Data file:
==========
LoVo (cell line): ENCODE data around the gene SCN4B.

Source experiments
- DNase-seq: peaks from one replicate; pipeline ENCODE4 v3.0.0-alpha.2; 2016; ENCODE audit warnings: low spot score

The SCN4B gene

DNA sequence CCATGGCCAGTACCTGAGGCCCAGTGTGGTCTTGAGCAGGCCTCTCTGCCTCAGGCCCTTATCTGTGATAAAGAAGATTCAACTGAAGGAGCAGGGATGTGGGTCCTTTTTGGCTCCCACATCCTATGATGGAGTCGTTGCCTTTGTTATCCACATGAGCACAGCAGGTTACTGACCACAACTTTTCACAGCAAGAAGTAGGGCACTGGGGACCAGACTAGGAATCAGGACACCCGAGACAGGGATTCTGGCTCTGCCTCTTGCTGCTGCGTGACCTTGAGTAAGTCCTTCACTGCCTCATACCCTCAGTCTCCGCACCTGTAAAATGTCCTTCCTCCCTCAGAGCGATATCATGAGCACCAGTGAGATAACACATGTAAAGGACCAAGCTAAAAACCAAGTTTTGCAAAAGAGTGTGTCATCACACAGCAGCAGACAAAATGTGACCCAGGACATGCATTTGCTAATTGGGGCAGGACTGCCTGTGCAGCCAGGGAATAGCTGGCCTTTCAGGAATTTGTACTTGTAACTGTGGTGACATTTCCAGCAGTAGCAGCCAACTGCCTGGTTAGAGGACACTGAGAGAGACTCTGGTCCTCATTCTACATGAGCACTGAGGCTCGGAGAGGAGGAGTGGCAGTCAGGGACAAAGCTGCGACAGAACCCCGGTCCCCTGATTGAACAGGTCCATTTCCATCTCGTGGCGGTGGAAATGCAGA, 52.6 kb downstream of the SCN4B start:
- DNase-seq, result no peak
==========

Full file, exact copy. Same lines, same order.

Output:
LoVo (cell line): ENCODE data around the gene SCN4B.

Source experiments
- DNase-seq: peaks from one replicate; pipeline ENCODE4 v3.0.0-alpha.2; 2016; ENCODE audit warnings: low spot score

The SCN4B gene

DNA sequence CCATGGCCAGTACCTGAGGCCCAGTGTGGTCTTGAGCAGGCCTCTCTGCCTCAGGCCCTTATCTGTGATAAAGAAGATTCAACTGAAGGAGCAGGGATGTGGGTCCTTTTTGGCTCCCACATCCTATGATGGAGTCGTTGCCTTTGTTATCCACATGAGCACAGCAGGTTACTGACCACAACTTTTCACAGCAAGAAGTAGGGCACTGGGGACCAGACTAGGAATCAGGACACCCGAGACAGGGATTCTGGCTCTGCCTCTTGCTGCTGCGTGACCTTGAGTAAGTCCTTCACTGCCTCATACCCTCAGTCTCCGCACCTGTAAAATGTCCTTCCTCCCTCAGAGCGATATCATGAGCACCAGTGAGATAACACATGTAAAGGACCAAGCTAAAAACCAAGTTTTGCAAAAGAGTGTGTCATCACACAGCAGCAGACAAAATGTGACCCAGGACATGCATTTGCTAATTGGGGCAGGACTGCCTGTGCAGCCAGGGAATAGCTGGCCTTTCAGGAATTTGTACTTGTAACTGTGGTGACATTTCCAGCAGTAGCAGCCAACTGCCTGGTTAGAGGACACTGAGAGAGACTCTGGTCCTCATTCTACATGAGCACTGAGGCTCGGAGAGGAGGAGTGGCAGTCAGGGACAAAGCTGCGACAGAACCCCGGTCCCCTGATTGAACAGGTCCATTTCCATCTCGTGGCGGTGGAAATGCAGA, 52.6 kb downstream of the SCN4B start:
- DNase-seq, result no peak